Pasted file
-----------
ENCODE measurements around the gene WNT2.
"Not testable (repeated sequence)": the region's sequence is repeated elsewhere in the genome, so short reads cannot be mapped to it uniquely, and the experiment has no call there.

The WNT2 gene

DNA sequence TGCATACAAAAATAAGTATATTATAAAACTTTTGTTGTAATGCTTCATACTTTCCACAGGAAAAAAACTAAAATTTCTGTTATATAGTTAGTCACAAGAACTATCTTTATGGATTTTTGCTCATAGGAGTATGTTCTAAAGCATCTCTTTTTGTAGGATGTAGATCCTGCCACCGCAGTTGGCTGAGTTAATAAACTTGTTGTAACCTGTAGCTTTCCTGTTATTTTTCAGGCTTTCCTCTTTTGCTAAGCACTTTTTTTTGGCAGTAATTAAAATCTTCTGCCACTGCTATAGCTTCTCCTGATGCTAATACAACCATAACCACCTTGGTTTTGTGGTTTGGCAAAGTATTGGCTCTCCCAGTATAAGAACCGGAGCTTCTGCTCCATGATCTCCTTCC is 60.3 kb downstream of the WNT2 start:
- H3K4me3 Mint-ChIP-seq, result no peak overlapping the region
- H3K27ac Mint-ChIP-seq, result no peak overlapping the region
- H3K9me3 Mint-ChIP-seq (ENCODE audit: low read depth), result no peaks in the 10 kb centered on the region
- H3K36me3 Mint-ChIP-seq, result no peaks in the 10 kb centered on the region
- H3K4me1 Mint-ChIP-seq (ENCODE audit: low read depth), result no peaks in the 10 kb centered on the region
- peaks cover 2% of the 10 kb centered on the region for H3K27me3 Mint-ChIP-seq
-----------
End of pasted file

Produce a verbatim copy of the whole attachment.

ENCODE measurements around the gene WNT2.
"Not testable (repeated sequence)": the region's sequence is repeated elsewhere in the genome, so short reads cannot be mapped to it uniquely, and the experiment has no call there.

The WNT2 gene

DNA sequence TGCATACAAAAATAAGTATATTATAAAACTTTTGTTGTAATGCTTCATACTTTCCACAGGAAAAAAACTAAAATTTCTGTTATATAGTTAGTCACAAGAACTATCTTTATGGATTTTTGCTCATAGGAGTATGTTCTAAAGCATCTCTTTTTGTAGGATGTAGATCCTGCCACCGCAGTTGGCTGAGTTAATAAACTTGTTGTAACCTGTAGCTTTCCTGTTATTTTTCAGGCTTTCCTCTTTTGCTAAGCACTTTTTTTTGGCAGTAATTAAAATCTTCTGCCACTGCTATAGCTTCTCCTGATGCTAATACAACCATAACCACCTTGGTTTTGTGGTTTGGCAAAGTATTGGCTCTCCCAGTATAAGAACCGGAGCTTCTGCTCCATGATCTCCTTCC is 60.3 kb downstream of the WNT2 start:
- H3K4me3 Mint-ChIP-seq, result no peak overlapping the region
- H3K27ac Mint-ChIP-seq, result no peak overlapping the region
- H3K9me3 Mint-ChIP-seq (ENCODE audit: low read depth), result no peaks in the 10 kb centered on the region
- H3K36me3 Mint-ChIP-seq, result no peaks in the 10 kb centered on the region
- H3K4me1 Mint-ChIP-seq (ENCODE audit: low read depth), result no peaks in the 10 kb centered on the region
- peaks cover 2% of the 10 kb centered on the region for H3K27me3 Mint-ChIP-seq